Balance (n.) To arrange accounts in such a way that the sum total of the debits is equal to the sum total of the credits; as, to balance a set of books.
Balance (n.) To move toward, and then back from, reciprocally; as, to balance partners.
Balance (n.) To contract, as a sail, into a narrower compass; as, to balance the boom mainsail.
Balance (v. i.) To have equal weight on each side; to be in equipoise; as, the scales balance.
Balance (v. i.) To fluctuate between motives which appear of equal force; to waver; to hesitate.
Balance (v. i.) To move toward a person or couple, and then back.
Bobance (n.) A boasting.
Creance (n.) Faith; belief; creed.
Creance (n.) A fine, small
Creance (v. i. & t.) To get on credit; to borrow.
Durance (n.) Continuance; duration. See Endurance.
Durance (n.) Imprisonment; restraint of the person; custody by a jailer; duress. Shak.
Durance (n.) A stout cloth stuff, formerly made in imitation of buff leather and used for garments; a sort of tammy or everlasting.
Durance (n.) In modern manufacture, a worsted of one color used for window blinds and similar purposes.
Enhance (v. t.) To raise or lift up; to exalt.
Enhance (v. t.) To advance; to augment; to increase; to heighten; to make more costly or attractive; as, to enhance the price of commodities; to enhance beauty or kindness; hence, also, to render more heinous; to aggravate; as, to enhance crime.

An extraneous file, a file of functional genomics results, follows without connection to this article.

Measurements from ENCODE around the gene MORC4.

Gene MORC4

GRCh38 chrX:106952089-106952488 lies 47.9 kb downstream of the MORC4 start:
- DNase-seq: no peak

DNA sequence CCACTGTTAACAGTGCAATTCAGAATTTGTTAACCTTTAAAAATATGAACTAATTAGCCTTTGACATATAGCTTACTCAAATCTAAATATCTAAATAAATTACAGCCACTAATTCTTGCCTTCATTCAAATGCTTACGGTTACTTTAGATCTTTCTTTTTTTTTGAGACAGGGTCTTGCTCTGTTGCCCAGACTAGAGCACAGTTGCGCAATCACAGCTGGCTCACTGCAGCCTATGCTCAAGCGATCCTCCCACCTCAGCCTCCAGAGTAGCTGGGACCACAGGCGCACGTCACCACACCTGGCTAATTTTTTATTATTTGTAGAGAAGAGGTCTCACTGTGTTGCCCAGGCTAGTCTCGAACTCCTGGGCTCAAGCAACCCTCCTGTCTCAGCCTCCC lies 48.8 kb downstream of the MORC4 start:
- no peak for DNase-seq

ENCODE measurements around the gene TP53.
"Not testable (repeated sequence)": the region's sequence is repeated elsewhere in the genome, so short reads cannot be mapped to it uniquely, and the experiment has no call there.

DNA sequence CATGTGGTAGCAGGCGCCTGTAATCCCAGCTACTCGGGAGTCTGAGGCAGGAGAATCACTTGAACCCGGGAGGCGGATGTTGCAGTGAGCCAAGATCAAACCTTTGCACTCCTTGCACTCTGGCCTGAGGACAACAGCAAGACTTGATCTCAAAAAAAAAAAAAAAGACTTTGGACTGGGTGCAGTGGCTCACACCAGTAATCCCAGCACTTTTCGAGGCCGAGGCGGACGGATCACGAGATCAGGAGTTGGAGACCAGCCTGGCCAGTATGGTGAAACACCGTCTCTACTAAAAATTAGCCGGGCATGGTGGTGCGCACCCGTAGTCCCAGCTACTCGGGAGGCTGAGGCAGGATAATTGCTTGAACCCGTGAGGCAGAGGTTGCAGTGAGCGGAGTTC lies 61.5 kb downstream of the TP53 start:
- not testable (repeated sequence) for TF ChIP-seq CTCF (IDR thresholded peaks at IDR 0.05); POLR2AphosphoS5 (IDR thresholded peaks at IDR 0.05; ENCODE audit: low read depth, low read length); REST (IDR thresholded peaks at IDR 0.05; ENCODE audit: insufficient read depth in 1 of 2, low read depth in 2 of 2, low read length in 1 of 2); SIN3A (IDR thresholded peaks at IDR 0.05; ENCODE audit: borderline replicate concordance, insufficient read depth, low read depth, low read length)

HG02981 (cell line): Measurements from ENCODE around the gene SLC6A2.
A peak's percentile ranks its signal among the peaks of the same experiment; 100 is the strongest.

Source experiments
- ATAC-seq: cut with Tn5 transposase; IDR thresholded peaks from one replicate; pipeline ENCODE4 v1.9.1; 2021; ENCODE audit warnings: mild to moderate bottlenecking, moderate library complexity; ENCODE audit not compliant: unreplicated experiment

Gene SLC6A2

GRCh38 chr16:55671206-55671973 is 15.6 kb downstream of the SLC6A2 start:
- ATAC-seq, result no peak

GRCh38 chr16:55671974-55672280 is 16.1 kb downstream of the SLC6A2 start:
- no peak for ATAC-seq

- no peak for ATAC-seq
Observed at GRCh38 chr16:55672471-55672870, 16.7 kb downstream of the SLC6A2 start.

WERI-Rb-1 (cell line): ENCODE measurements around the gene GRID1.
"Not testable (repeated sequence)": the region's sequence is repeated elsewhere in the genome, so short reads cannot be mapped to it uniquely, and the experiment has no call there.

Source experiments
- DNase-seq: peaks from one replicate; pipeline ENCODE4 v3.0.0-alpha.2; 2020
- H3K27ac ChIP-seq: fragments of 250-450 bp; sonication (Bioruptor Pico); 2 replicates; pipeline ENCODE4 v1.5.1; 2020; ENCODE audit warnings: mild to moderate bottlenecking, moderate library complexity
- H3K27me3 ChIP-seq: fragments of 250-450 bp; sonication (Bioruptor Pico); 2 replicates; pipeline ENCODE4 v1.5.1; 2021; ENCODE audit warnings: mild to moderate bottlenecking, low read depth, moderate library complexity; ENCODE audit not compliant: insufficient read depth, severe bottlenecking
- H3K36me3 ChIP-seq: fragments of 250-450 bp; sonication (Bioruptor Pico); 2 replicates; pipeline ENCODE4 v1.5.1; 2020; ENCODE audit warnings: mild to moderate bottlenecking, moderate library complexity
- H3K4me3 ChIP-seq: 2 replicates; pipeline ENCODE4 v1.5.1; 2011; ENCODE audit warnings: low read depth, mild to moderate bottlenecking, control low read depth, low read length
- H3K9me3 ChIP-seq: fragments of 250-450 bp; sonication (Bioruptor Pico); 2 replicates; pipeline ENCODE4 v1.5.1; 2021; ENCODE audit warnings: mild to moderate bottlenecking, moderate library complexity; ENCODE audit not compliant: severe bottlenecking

Enhance (v. i.) To be raised up; to grow larger; as, a debt enhances rapidly by compound interest.
Extance (n.) Outward existence.
Finance (n.) The income of a ruler or of a state; revennue; public money; sometimes, the income of an individual; often used in the plural for funds; available money; resources.
Finance (n.) The science of raising and expending the public revenue.
Inhance (v. t.) See Enhance.
Noiance (n.) Annoyance.
Noyance (n.) Annoyance.
Penance (n.) Repentance.
Penance (n.) Pain; sorrow; suffering.
Penance (n.) A means of repairing a sin committed, and obtaining pardon for it, consisting partly in the performance of expiatory rites, partly in voluntary submission to a punishment corresponding to the transgression. Penance is the fourth of seven sacraments in the Roman Catholic Church.
Penance (v. t.) To impose penance; to punish.
Potance (n.) The stud in which the bearing for the lower pivot of the verge is made.
Romance (n.) An adventure, or series of extraordinary events, resembling those narrated in romances; as, his courtship, or his life, was a romance.
Romance (n.) A dreamy, imaginative habit of mind; a disposition to ignore what is real; as, a girl full of romance.
Romance (n.) The languages, or rather the several dialects, which were originally forms of popular or vulgar Latin, and have now developed into Italian. Spanish, French, etc. (called the Romanic languages).
Romance (n.) A short lyric tale set to music; a song or short instrumental piece in ballad style; a romanza.
Romance (a.) Of or pertaining to the language or dialects known as Romance.
Romance (v. i.) To write or tell romances; to indulge in extravagant stories.
Sonance (n.) A sound; a tune; as, to sound the tucket sonance.
Sonance (n.) The quality or state of being sonant.
Sorance (n.) Soreness.
Surance (n.) Assurance.
About the author
Copyright © 2011 by Mark McCracken, All Rights Reserved.
Author: Mark McCracken is a corporate trainer and author living in Higashi Osaka, Japan. He is the author of thousands of online articles as well as the Business English textbook, "25 Business Skills in English".